But the hundreds of thousands of people who gathered at March for Our Lives rallies in late March offered hope that a new movement is under way, led by teens who have seen the trauma of gun violence firsthand and say: no more. What’s hopeful about the latest movement, besides the refreshing leadership of uncynical students, is how it has avoided some of the patterns that have paralyzed previous efforts.
If by “refreshing leadership of uncynical students,” you mean leadership funded by astroturf movements and consisting of foul-mouthed and uninformed individuals, then sure. It’s refreshing.
To start with, the student-led movement has recognized that gun violence affects everyone; it is an issue for people of all races and places. It is an issue that should unite Americans, not divide them.
In her speech at the rally in Washington, 17-year-old Jaclyn Corin acknowledged the racial divide that has to be overcome on this issue. In 2012, black teenagers occupied Florida’s state capitol to protest the shooting of black teenager Trayvon Martin—without getting the kind of attention the Parkland survivors are getting. “But we share this stage today and forever with those communities who have always stared down the barrel of a gun,” said Corin. Edna Chavez, a student from South Los Angeles, was one of the speakers at the Washington rally. “I learned to duck from bullets before I learned to read,” she said.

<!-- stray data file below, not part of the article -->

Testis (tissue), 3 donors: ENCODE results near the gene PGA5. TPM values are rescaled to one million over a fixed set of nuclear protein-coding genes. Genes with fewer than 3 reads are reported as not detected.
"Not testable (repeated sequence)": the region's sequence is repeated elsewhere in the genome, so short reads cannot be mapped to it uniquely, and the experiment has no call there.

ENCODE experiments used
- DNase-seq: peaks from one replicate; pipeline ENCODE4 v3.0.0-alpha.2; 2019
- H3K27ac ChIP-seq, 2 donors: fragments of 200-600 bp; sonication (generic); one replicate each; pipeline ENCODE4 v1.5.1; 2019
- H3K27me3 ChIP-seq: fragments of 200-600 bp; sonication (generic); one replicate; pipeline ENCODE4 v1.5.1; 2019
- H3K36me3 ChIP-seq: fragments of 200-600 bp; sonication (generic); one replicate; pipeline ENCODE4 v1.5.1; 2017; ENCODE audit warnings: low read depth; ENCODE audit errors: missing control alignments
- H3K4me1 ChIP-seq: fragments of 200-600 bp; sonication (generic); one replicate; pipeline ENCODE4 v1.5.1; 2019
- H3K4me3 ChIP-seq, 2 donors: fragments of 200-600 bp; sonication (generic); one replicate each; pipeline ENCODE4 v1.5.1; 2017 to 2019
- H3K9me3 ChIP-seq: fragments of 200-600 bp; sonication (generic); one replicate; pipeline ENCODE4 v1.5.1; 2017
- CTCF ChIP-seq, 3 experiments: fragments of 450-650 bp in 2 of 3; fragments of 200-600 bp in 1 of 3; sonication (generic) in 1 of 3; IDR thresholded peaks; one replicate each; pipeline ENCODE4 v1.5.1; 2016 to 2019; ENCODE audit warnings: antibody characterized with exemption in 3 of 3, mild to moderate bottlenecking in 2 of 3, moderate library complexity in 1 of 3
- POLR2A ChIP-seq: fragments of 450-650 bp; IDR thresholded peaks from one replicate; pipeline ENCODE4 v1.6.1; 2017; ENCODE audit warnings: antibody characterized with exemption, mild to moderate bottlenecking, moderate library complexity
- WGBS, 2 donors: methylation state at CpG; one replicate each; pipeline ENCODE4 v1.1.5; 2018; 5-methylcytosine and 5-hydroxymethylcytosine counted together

When are these people going to stop pretending that gun violence is somehow worse than any other form of violence? If your loved one is killed, it doesn’t matter if it was done with a gun or a knife, they’re just as dead. A gun is a tool, but it’s also a tool that is used to save far more lives than take them.
The real problem is violence, plain and simple. Taking away a tool doesn’t make violence go down. In fact, it increases. Take London, for example. England has strict gun control measures, measures that would never fly in the United States even in this current environment. Now London has a higher murder rate than New York City.
If you’re serious about stopping violence, you need to find out why people are violent in the first place. Refusing to start there just shows us you’re not serious about the issue.